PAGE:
Apple's Cork expansion to create 1,000 new jobs


Apple has been given the green light to proceed with a major expansion of its European HQ that will bring 1,000 additional jobs to Cork.

According to the Irish Independent, An Bord Pleanála has granted planning permission after dismissing an appeal against the development by local residents.

The tech giant is set to construct a four-storey office block with a 752-space car park, accommodating the expanded workforce at the Holyhill site and also supporting its economic development objectives.

The move will bring the number of people Apple employs in Cork to 6,000.

While Apple had initially told Cork City Council that it was aiming for the development to become operational during November, delays due to the appeal will mean it is unlikely to open until 2017, with construction set to take five months. The construction phase will employ 200 workers.

The residents' appeal, lodged by Thomas Murphy for 'Resident of Ardcullen' and signed by 32 residents, stated:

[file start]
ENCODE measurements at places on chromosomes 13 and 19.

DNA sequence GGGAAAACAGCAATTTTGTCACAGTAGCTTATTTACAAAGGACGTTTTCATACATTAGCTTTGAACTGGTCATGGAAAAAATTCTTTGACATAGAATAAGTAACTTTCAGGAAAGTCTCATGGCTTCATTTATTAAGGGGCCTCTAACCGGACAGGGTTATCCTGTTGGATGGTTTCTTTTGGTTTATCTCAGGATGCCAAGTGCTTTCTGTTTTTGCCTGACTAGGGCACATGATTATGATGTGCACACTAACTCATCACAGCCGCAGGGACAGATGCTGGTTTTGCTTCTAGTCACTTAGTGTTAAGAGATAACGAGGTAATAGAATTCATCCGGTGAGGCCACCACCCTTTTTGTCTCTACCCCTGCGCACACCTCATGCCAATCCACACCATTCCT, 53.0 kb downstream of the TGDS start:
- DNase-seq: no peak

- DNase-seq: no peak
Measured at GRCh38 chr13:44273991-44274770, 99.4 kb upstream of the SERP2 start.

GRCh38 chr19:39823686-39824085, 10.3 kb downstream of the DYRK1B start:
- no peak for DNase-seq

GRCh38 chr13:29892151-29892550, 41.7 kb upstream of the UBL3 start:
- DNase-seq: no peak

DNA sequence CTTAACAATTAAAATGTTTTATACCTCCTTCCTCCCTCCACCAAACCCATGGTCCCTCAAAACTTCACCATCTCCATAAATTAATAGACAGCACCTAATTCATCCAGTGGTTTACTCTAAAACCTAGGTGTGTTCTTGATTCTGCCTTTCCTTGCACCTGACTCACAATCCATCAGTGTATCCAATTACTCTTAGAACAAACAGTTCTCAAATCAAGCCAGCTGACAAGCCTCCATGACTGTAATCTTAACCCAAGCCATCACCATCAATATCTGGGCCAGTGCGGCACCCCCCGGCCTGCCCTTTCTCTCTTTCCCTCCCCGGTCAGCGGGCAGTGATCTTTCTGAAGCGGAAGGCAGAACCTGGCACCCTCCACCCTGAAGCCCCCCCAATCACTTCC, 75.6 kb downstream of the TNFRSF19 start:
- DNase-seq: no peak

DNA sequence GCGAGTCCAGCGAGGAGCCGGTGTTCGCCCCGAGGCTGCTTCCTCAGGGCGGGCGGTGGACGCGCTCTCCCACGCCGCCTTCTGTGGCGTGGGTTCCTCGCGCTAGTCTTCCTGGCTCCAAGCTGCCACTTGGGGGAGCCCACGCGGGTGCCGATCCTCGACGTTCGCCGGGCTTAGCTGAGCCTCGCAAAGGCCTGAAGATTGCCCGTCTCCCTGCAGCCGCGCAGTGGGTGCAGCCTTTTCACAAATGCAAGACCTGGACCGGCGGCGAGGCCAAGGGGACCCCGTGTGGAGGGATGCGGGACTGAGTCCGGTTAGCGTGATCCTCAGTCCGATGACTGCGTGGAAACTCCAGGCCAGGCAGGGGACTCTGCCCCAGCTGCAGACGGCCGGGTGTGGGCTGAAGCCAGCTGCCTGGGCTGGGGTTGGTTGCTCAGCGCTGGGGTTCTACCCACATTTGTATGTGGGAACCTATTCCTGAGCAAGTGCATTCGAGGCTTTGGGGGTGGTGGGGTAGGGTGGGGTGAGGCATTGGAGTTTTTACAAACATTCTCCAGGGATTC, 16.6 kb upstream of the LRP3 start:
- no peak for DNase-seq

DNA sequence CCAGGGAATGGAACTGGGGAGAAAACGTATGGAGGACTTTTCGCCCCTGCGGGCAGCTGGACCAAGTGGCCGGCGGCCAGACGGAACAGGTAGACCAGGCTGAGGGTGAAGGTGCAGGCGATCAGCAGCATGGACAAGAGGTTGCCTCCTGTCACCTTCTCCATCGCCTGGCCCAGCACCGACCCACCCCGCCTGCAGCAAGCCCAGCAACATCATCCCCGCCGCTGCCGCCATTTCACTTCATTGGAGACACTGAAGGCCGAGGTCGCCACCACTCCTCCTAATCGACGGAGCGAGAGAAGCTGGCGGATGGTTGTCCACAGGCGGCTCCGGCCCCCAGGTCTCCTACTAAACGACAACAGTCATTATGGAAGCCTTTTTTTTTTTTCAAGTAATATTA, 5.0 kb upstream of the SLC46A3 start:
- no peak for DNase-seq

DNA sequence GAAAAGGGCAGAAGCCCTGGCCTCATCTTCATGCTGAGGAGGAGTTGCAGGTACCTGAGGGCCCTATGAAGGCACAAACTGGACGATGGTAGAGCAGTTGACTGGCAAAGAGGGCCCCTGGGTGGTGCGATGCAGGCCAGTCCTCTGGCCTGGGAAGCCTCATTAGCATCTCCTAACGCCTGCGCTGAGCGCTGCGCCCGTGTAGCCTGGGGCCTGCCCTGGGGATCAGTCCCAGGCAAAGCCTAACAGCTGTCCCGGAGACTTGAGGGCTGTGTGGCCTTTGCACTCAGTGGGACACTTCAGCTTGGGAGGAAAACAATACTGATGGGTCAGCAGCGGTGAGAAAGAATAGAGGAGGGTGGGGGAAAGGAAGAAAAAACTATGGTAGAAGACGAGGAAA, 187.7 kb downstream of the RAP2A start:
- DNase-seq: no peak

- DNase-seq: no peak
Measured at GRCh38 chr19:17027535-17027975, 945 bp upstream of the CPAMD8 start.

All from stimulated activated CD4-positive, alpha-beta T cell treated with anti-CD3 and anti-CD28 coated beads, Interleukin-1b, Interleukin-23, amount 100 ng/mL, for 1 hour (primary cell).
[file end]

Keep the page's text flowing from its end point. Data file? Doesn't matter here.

"We are objecting on the grounds that we are now practically living on an industrial estate, our homes being closer to the existing extension that the staff car park is to it.

"When we were housed on this estate our homes were facing a green space. This was the case for 20 years.

"However, we now open our curtains and front doors to an office block and the people working inside the building are in full view and clearly visible from our homes."

"The last extension took its toll on us and our families."

"The plan to now build a four-storey building will further diminish not just our view, but as our homes are two-storey units and the proposed build is to be four storeys.

"This will overshadow our homes and have a very serious impact on us as residents."

In an Environment Impact Statement (EIS), Apple had warned that "it is possible that if the development did not go ahead, there would be a potential serious negative impact on the local and national economy".

An Bord Pleanála concluded that Apple's plan would not seriously harm the visual or residential amenities of the community, and would be acceptable in terms of traffic safety and convenience.

Craig Fitzpatrick, 

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